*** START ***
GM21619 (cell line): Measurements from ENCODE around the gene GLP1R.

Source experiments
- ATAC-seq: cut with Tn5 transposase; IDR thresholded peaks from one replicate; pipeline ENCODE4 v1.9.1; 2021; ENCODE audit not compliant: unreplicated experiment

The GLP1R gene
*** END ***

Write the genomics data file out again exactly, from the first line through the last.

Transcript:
GM21619 (cell line): Measurements from ENCODE around the gene GLP1R.

Source experiments
- ATAC-seq: cut with Tn5 transposase; IDR thresholded peaks from one replicate; pipeline ENCODE4 v1.9.1; 2021; ENCODE audit not compliant: unreplicated experiment

The GLP1R gene